You can’t replicate the past but you sure can borrow from it. Two founding members of ‘80s Wollongong upstarts Proton Energy Pills have teamed with three younger players to lay down some of their old band’s unrecorded songs and the results are satisfying.
As predecessors to Tumbleweed and the vastly underrated Brother Brick, the Protons lit a fuse under their hometown and made righteous noise on the national touring circuit before falling apart. Three decades on, there was never an intention to release these recordings and their progress to completion was stymied by various health issues. After hearing the fruits of their labour however, original members Dave Curley and Stew Cunningham (he of Leadfinger) thought: Why not?
So a band you’ve probably never heard of, let alone heard, releases its debut 45 and The Barman says it shakes more shit that a dunny carter’s truck on a cobblestone street and therefore you should own it? Best believe it. Four punk rock songs on this baby outta Brisbane, and they’re uniformly raw and energetic.
“Uber To The Penthouse” is perhaps the least developed in that it’s a handful of lyrics wrapped around a riff and the briefest of lead breaks, but it kicks like a motherfucker. Nicko (guitar) is a paint-peeler vocalist and the engine room of Dr Rock (bass) and Tom keep it simple, stupid, and economy is the watchword.
“American Hardcore” b/w “The Deal” (Swashbuckling Hobo)
That these reformed second-wave, southside Brisbane punks actually manage to sound dangerous on new recordings made four decades later comes down to the fact they were more of a Flipper-meets-latter-day-Black-Flag-styled grind than a cheap Pistols take-off, before - in the words of their label - “drugs, death and depression took over”, and they dissolved.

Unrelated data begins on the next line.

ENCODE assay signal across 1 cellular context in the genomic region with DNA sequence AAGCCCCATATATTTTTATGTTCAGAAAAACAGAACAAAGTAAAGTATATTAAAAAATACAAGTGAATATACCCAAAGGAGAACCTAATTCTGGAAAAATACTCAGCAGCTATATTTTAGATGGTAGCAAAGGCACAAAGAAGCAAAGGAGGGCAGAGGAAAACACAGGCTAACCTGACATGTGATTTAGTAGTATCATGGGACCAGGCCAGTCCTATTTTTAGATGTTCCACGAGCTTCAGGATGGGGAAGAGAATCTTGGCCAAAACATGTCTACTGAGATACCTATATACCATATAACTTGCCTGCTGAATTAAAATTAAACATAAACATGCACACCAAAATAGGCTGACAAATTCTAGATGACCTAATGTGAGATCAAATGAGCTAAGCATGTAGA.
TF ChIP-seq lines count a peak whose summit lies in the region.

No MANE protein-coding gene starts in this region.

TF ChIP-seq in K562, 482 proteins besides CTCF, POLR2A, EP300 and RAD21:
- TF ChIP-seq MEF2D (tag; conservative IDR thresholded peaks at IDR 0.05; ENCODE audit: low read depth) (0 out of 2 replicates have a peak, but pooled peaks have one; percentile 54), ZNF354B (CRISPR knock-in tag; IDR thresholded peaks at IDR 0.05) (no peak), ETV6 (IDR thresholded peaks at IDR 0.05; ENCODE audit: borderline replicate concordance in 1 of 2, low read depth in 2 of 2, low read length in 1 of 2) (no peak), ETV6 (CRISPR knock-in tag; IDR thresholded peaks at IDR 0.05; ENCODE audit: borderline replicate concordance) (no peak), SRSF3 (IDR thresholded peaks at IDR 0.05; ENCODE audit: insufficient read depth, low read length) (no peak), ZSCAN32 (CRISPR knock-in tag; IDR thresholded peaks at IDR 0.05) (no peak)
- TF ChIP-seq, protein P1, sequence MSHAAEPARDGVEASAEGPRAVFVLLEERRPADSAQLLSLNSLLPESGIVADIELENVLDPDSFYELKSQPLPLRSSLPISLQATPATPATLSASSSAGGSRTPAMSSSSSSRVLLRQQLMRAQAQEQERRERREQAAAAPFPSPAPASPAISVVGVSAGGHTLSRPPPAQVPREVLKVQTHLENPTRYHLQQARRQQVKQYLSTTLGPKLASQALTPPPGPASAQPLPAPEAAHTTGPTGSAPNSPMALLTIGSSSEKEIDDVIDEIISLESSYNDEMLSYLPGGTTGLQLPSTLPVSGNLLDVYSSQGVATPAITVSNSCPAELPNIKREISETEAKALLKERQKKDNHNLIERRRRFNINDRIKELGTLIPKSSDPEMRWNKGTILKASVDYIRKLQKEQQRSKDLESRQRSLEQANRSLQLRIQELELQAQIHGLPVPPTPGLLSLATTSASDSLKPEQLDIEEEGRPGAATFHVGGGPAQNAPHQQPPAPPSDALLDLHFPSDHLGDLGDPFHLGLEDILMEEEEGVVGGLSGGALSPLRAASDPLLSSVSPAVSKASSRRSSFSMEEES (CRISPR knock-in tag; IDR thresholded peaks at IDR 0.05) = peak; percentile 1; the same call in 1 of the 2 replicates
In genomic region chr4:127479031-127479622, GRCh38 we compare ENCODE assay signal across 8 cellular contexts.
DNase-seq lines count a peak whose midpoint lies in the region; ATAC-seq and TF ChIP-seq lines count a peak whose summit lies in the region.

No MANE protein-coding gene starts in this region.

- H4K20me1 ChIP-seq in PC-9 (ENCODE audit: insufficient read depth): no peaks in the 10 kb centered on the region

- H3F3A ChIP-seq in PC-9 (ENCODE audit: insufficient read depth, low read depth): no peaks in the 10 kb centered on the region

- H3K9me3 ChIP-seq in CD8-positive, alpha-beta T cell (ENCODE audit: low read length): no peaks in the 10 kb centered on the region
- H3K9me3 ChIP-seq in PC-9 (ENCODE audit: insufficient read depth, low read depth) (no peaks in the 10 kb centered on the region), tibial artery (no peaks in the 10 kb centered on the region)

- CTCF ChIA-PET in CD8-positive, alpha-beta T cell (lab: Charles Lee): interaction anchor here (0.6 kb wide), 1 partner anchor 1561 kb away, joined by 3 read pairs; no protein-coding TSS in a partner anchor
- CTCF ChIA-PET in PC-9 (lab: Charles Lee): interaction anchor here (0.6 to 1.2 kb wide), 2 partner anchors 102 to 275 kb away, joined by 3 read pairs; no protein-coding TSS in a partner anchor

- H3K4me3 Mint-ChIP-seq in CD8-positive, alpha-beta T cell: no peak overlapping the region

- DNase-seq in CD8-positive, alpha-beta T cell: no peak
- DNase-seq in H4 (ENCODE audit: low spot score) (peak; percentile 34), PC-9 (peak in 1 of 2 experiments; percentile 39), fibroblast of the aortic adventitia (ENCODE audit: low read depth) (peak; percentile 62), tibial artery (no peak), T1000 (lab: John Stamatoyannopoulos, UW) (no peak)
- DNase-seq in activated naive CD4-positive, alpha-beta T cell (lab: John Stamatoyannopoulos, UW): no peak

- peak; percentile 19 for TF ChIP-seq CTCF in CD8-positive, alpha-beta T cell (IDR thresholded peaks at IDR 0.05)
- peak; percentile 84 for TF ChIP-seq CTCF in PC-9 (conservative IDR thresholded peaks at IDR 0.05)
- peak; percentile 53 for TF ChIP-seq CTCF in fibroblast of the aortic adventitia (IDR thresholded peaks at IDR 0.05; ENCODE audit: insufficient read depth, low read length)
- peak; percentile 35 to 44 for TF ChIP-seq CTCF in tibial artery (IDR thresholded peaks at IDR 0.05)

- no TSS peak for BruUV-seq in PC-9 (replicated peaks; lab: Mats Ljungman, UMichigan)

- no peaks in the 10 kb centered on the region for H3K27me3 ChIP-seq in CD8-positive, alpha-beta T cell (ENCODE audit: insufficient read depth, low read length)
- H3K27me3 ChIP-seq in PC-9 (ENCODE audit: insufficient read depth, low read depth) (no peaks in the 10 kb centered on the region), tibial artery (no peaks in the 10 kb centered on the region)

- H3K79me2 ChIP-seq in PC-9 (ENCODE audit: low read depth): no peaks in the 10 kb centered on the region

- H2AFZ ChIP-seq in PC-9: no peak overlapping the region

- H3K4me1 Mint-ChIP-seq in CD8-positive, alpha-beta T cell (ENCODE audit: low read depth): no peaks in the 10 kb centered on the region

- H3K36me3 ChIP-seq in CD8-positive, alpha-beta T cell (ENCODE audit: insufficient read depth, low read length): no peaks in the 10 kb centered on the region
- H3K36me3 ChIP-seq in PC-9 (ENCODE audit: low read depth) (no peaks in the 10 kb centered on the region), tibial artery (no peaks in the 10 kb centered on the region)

They reformed, more or less intact, a few years ago to play live and promote some re-issues, and these songs are the fruit of a studio session.
Back For More – Rocket Science b/w Sick – Supergrass (Sound Pressing)
This is a double A side to mark the 2020 Australian tour that never was by Brits Supergrass and home-grown psych-garage rockers Rocket Science. COVID killed off that run, which was part of an ambitious world tour by Supergrass. Plans are afoot to make up for that, but for now this offering will have to do…
First to Rocket Science: Roman Tucker's throaty organ and some stop-start fuzz guitar dominate the breathless “Back For More”, recorded live at an in-store at Tym Guitars (R,I.P.) in Brisbane after the release of their fabulous reformation album, “Snake”. It’s a reminder that simple songs are often best - and that the album ruled if you didn’t wrap your ears around it at the time of release.
Sensible Shoes b/w Laughter Lines - Manja and the Maytrons (Robotten Records)
It’s a trio from the UK that plays post-punk-meets-garage-rock on a super-chunky slice of 45rpm splattewred vinyl. “Laughter Lines” is uncompromising with just a glimmer of light in the vocals. Drummer and co-singer Manja and bassist Mark S lock into a hard groove for Neil G to weave a thick layer of distorted guitar over the top. Part sung in German with the balance in English. “Disconcerting” and “different” are good words. So is “unconventional” which is probably the point. “Sensible Shoes” is an odd beast, too, with the bottom-end missing in action and to-and-fro vocal parts. The voices are placed well back in the soundscape in true post-punk style, and it all skids to a sudden stop. Wire springs to mind.
Pain! b/w Wheels on Fire - Smitty & B Goode (Evil Tone)
Been a long time since they rock and rolled in person. Sydney trio Smitty & B Goode isn’t the most prolific act in terms of releases, but they’ve put enforced time off to good use with this power-packed 45. “Pain!” inflicts more pleasure than its title suggests, flipping mild self-loathing on its head. Anger is an energy and Smitty’s assertive vocal and downstroke guitar is set against a fierce sonic brew, “turning gasoiine into a symphony of sound.” Tight as a fish’s, as they say. Flip it over for more of the same garage grit goodness. Carly’s sunny bass-tone suits the up-tempo mood. Succinct and catchy, it’s a short tun of 200 copies so grab yours here while you still can.